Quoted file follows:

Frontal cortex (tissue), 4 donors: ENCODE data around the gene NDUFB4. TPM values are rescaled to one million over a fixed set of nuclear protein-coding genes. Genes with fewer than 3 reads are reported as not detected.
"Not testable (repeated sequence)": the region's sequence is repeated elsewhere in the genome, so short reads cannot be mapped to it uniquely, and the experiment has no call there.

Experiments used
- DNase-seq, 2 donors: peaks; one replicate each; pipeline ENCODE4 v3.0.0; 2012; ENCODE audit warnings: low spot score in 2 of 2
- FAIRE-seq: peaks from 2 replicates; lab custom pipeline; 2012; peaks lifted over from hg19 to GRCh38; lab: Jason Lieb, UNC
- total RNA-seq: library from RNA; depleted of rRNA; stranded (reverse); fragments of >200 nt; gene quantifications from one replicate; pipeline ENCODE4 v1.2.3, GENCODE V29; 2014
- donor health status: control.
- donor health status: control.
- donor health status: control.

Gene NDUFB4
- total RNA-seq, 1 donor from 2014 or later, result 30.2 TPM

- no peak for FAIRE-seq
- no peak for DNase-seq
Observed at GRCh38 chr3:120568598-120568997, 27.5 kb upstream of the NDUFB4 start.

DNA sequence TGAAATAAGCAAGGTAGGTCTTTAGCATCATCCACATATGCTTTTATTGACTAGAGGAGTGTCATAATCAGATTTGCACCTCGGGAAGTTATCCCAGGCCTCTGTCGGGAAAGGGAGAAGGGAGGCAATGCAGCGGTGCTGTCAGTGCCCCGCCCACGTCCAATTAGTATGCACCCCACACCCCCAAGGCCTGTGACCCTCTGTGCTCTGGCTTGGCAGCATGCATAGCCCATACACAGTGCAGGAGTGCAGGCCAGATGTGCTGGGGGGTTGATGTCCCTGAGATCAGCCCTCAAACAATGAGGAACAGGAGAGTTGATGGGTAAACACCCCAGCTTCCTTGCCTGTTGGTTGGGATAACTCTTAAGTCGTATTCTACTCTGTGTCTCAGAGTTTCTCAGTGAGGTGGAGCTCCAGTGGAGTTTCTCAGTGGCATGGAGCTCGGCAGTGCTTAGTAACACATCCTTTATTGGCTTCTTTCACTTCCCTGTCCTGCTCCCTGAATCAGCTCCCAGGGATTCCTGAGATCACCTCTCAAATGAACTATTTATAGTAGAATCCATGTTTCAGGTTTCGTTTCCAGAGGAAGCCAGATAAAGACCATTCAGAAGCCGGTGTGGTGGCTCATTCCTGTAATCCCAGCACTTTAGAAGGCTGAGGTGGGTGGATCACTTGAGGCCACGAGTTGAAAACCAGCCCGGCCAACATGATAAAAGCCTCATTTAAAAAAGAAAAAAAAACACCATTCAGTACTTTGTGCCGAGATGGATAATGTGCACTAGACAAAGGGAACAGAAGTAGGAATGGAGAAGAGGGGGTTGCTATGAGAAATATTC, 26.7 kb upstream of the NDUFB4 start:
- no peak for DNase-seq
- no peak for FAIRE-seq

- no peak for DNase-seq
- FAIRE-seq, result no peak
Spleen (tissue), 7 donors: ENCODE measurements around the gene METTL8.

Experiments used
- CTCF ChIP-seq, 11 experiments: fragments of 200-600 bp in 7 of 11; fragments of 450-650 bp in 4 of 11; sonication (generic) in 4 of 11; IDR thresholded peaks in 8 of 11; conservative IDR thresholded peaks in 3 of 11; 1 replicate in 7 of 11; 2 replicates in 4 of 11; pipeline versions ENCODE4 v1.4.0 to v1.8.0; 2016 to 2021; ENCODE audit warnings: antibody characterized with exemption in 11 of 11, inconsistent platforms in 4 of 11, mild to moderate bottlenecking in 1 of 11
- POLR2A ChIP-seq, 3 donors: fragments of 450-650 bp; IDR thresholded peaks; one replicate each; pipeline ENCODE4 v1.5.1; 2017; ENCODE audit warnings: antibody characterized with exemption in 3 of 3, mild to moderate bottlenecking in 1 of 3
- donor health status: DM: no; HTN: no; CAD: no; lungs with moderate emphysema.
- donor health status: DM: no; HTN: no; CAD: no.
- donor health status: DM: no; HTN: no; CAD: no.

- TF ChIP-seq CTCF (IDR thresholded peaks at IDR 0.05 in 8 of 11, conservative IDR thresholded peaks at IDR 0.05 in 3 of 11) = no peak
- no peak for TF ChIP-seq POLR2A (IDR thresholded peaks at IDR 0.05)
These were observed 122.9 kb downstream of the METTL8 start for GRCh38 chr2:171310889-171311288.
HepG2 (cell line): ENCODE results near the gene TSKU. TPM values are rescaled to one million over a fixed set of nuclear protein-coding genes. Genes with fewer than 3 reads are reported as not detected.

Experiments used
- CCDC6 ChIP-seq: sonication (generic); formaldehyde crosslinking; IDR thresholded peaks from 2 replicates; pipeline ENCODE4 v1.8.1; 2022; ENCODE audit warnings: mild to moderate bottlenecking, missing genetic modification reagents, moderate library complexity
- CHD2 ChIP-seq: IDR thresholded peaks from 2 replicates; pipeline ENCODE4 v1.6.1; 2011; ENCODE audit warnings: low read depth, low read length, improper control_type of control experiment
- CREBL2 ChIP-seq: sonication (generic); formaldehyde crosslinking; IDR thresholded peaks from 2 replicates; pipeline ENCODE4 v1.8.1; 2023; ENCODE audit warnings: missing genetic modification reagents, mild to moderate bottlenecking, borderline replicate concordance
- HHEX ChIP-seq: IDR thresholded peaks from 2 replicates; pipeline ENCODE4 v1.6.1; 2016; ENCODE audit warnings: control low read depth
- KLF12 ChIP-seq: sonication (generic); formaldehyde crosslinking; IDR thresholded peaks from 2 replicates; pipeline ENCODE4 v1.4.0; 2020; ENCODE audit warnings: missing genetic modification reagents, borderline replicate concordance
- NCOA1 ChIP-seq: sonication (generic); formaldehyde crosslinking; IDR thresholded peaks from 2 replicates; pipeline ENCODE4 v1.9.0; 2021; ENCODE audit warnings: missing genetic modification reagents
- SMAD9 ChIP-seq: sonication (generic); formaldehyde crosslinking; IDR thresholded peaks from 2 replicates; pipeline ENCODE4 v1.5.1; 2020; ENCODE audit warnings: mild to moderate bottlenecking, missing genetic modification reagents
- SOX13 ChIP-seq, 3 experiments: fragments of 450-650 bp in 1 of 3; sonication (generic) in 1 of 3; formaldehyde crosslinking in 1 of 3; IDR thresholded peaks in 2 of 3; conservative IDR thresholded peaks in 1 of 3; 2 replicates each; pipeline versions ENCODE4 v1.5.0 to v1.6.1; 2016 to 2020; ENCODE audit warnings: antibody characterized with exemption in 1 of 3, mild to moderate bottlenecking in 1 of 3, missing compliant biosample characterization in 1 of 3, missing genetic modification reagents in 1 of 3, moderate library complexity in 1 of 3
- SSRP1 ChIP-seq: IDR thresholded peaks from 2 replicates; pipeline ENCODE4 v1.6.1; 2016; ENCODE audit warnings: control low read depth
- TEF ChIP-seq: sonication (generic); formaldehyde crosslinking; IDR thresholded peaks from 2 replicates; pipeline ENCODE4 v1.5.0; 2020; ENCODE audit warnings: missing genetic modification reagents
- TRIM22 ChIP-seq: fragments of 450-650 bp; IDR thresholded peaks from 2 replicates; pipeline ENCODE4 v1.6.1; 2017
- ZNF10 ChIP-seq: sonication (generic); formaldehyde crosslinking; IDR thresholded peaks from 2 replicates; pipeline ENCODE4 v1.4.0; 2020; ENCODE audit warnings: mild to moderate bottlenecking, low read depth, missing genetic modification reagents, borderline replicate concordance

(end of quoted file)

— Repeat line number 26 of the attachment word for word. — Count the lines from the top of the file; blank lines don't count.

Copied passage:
- donor health status: DM: no; HTN: no; CAD: no.